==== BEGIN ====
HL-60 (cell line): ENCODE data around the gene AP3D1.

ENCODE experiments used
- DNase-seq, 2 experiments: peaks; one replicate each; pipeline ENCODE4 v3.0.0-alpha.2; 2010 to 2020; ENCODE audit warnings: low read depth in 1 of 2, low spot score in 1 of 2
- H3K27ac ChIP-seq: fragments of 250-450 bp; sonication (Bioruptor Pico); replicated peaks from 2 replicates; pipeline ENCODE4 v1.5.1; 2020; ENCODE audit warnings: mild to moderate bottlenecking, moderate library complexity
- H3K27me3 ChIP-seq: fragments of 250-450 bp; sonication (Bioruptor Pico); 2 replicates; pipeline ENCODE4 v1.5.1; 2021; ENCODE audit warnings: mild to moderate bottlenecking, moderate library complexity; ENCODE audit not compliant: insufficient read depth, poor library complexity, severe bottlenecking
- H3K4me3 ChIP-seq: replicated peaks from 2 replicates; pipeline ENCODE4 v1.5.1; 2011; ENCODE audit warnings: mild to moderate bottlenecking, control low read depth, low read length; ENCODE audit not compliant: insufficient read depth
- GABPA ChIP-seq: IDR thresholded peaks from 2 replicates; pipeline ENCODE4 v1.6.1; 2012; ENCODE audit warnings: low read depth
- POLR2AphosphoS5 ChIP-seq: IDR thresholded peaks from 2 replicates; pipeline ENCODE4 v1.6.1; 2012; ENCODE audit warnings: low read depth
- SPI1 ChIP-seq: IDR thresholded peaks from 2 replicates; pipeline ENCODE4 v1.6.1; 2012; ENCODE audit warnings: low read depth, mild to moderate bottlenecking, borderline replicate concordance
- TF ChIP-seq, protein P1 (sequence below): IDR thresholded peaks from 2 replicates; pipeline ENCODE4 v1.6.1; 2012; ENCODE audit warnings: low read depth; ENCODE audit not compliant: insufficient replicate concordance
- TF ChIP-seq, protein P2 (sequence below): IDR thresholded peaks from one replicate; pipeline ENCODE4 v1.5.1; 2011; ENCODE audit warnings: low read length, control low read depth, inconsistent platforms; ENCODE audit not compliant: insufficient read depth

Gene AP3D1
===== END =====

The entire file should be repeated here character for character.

HL-60 (cell line): ENCODE data around the gene AP3D1.

ENCODE experiments used
- DNase-seq, 2 experiments: peaks; one replicate each; pipeline ENCODE4 v3.0.0-alpha.2; 2010 to 2020; ENCODE audit warnings: low read depth in 1 of 2, low spot score in 1 of 2
- H3K27ac ChIP-seq: fragments of 250-450 bp; sonication (Bioruptor Pico); replicated peaks from 2 replicates; pipeline ENCODE4 v1.5.1; 2020; ENCODE audit warnings: mild to moderate bottlenecking, moderate library complexity
- H3K27me3 ChIP-seq: fragments of 250-450 bp; sonication (Bioruptor Pico); 2 replicates; pipeline ENCODE4 v1.5.1; 2021; ENCODE audit warnings: mild to moderate bottlenecking, moderate library complexity; ENCODE audit not compliant: insufficient read depth, poor library complexity, severe bottlenecking
- H3K4me3 ChIP-seq: replicated peaks from 2 replicates; pipeline ENCODE4 v1.5.1; 2011; ENCODE audit warnings: mild to moderate bottlenecking, control low read depth, low read length; ENCODE audit not compliant: insufficient read depth
- GABPA ChIP-seq: IDR thresholded peaks from 2 replicates; pipeline ENCODE4 v1.6.1; 2012; ENCODE audit warnings: low read depth
- POLR2AphosphoS5 ChIP-seq: IDR thresholded peaks from 2 replicates; pipeline ENCODE4 v1.6.1; 2012; ENCODE audit warnings: low read depth
- SPI1 ChIP-seq: IDR thresholded peaks from 2 replicates; pipeline ENCODE4 v1.6.1; 2012; ENCODE audit warnings: low read depth, mild to moderate bottlenecking, borderline replicate concordance
- TF ChIP-seq, protein P1 (sequence below): IDR thresholded peaks from 2 replicates; pipeline ENCODE4 v1.6.1; 2012; ENCODE audit warnings: low read depth; ENCODE audit not compliant: insufficient replicate concordance
- TF ChIP-seq, protein P2 (sequence below): IDR thresholded peaks from one replicate; pipeline ENCODE4 v1.5.1; 2011; ENCODE audit warnings: low read length, control low read depth, inconsistent platforms; ENCODE audit not compliant: insufficient read depth

Gene AP3D1